Regional Map with Coyote Gulch
(Coyote Gulch is just off "Hole in the Rock Road" north of Lake Powell)
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"It is the least inhabited, least developed, least improved, least civilized, most arid, most hostile, most grim bleak barren desolate and savage quarter of the state of Utah - the best part by far" - Ed Abbey

- The Escalante River was the last river to be discovered and mapped in the lower 48 of the U.S.A. -

".........this unknown, unnamed river soon became lost in the multitude of chasms before us. No animal without wings could cross the deep gulches in the sandstone basin at our feet" (A.H. Thompson on the Escalante River - J.W. Powell's 1872 expedition)


PICTURED BELOW: Photo taken from Boulder Mountain (Dixie National Forest) between Torrey, Utah & Boulder, Utah (Escalante was the next town after Boulder). This was taken on Hwy 12 during the drive to Escalante. In the photo front to back are: Boulder Mountain, the red sandstone in Capitol Reef National Park (waterpocket fold) & the Henry Mountains

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PICTURED BELOW: Ponderosa in Upper Escalante Canyon, between Pine Creek & Death Hollow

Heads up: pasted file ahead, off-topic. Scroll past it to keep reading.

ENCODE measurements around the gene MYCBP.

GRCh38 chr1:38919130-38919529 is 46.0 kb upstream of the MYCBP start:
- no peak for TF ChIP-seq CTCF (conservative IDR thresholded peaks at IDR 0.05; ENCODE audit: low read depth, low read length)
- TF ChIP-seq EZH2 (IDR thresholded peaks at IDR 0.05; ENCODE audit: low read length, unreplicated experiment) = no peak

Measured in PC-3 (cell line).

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PICTURED BELOW: Upper Escalante Canyon, between Pine Creek & Death Hollow

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PICTURED BELOW: Escalante River & remaining banks of snow, Upper Escalante Canyon

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PICTURED BELOW: Upper Escalante Canyon, between Pine Creek & Death Hollow

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PICTURED BELOW: Upper Escalante Canyon, between Pine Creek & Death Hollow

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PICTURED BELOW: Ponderosa, Upper Escalante Canyon, between Pine Creek & Death Hollow

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PICTURED BELOW: A good reference point on the topo early during the hike to Phipps Arch